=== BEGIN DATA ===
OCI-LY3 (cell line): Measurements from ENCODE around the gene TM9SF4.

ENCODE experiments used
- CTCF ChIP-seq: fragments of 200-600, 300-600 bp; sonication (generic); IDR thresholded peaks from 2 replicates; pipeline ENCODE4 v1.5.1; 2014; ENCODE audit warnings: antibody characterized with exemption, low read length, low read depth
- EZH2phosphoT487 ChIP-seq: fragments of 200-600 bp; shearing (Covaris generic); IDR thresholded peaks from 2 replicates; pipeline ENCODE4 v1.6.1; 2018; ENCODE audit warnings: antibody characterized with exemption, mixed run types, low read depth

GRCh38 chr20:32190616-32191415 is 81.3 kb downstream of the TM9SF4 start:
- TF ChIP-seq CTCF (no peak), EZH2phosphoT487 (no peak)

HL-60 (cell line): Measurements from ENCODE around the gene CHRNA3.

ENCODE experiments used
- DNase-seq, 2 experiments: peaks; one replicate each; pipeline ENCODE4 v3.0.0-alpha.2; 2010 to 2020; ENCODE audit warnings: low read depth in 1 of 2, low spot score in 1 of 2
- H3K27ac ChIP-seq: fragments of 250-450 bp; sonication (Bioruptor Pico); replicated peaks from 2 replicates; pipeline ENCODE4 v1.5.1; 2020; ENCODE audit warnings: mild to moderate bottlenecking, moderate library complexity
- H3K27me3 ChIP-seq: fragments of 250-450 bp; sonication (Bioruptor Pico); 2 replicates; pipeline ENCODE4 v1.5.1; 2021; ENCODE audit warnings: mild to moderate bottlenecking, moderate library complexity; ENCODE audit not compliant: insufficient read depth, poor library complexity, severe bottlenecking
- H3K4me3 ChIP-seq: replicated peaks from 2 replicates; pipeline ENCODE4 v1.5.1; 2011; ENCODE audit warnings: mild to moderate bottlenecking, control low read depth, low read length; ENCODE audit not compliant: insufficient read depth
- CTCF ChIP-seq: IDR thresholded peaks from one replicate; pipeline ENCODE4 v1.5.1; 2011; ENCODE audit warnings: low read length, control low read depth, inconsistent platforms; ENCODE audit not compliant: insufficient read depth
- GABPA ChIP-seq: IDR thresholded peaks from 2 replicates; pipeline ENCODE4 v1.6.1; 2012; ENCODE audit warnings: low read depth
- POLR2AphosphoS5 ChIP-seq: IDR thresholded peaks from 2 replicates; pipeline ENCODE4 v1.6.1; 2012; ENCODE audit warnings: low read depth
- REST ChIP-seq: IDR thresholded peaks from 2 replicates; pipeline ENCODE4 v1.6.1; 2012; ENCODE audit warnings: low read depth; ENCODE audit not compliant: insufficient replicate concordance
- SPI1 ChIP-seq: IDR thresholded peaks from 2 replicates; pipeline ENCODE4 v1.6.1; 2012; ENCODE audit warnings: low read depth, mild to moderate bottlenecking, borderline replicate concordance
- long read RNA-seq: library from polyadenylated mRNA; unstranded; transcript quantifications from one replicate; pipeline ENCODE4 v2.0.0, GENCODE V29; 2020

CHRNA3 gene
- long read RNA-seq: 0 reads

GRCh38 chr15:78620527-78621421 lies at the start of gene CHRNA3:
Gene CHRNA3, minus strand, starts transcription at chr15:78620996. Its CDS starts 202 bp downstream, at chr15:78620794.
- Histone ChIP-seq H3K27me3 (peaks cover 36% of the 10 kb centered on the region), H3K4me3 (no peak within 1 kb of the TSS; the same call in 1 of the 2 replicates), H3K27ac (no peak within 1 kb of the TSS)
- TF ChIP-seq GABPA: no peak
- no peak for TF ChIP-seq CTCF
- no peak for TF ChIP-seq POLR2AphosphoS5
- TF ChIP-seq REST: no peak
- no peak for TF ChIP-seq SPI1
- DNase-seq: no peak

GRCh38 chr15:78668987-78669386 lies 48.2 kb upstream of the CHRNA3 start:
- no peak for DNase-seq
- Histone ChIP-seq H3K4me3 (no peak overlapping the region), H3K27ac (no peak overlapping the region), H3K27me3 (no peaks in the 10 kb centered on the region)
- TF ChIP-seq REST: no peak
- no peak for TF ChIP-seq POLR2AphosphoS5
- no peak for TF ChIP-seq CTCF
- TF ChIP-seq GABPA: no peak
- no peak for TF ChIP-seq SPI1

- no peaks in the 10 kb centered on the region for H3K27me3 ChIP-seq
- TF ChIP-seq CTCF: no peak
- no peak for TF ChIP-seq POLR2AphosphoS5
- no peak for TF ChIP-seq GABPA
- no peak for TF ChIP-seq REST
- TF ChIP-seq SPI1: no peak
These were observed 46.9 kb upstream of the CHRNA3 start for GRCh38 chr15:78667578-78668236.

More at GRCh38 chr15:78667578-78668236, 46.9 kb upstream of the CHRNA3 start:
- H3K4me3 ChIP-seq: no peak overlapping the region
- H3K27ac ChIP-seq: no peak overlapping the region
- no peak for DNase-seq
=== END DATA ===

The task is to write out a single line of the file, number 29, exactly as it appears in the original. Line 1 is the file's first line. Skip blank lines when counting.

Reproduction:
- DNase-seq: no peak